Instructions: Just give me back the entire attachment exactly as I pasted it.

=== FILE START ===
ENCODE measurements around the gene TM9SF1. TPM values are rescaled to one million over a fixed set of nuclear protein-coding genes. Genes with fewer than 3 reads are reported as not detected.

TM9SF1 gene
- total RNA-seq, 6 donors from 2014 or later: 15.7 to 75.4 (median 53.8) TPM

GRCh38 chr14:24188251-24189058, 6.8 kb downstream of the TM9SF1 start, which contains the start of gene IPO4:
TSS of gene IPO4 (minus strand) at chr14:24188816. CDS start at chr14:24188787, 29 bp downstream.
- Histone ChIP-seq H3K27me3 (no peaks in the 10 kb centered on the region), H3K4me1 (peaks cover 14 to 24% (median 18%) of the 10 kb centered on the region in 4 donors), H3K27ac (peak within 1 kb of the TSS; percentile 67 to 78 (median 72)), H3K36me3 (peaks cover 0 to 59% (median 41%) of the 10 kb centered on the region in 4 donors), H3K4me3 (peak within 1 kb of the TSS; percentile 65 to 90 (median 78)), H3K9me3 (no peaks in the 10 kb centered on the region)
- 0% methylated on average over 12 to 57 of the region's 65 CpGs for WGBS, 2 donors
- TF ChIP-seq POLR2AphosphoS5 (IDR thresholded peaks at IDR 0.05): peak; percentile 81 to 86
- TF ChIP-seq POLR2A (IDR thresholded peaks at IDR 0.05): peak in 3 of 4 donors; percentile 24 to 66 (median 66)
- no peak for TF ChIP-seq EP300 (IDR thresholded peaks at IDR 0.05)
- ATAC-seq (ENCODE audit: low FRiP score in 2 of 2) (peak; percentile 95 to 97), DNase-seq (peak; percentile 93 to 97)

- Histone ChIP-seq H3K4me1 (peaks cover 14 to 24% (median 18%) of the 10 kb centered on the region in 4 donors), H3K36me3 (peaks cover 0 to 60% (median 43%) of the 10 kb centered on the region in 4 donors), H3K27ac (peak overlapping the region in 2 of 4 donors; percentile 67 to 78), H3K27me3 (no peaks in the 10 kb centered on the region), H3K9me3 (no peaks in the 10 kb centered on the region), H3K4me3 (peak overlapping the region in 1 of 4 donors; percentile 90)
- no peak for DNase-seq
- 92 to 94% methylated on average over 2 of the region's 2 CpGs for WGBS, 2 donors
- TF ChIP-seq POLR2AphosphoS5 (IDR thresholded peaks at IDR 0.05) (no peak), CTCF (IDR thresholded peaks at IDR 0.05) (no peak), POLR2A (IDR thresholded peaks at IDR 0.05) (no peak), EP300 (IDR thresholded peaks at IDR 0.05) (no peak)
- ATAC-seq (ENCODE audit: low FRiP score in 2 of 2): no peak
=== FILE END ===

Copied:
ENCODE measurements around the gene TM9SF1. TPM values are rescaled to one million over a fixed set of nuclear protein-coding genes. Genes with fewer than 3 reads are reported as not detected.

TM9SF1 gene
- total RNA-seq, 6 donors from 2014 or later: 15.7 to 75.4 (median 53.8) TPM

GRCh38 chr14:24188251-24189058, 6.8 kb downstream of the TM9SF1 start, which contains the start of gene IPO4:
TSS of gene IPO4 (minus strand) at chr14:24188816. CDS start at chr14:24188787, 29 bp downstream.
- Histone ChIP-seq H3K27me3 (no peaks in the 10 kb centered on the region), H3K4me1 (peaks cover 14 to 24% (median 18%) of the 10 kb centered on the region in 4 donors), H3K27ac (peak within 1 kb of the TSS; percentile 67 to 78 (median 72)), H3K36me3 (peaks cover 0 to 59% (median 41%) of the 10 kb centered on the region in 4 donors), H3K4me3 (peak within 1 kb of the TSS; percentile 65 to 90 (median 78)), H3K9me3 (no peaks in the 10 kb centered on the region)
- 0% methylated on average over 12 to 57 of the region's 65 CpGs for WGBS, 2 donors
- TF ChIP-seq POLR2AphosphoS5 (IDR thresholded peaks at IDR 0.05): peak; percentile 81 to 86
- TF ChIP-seq POLR2A (IDR thresholded peaks at IDR 0.05): peak in 3 of 4 donors; percentile 24 to 66 (median 66)
- no peak for TF ChIP-seq EP300 (IDR thresholded peaks at IDR 0.05)
- ATAC-seq (ENCODE audit: low FRiP score in 2 of 2) (peak; percentile 95 to 97), DNase-seq (peak; percentile 93 to 97)

- Histone ChIP-seq H3K4me1 (peaks cover 14 to 24% (median 18%) of the 10 kb centered on the region in 4 donors), H3K36me3 (peaks cover 0 to 60% (median 43%) of the 10 kb centered on the region in 4 donors), H3K27ac (peak overlapping the region in 2 of 4 donors; percentile 67 to 78), H3K27me3 (no peaks in the 10 kb centered on the region), H3K9me3 (no peaks in the 10 kb centered on the region), H3K4me3 (peak overlapping the region in 1 of 4 donors; percentile 90)
- no peak for DNase-seq
- 92 to 94% methylated on average over 2 of the region's 2 CpGs for WGBS, 2 donors
- TF ChIP-seq POLR2AphosphoS5 (IDR thresholded peaks at IDR 0.05) (no peak), CTCF (IDR thresholded peaks at IDR 0.05) (no peak), POLR2A (IDR thresholded peaks at IDR 0.05) (no peak), EP300 (IDR thresholded peaks at IDR 0.05) (no peak)
- ATAC-seq (ENCODE audit: low FRiP score in 2 of 2): no peak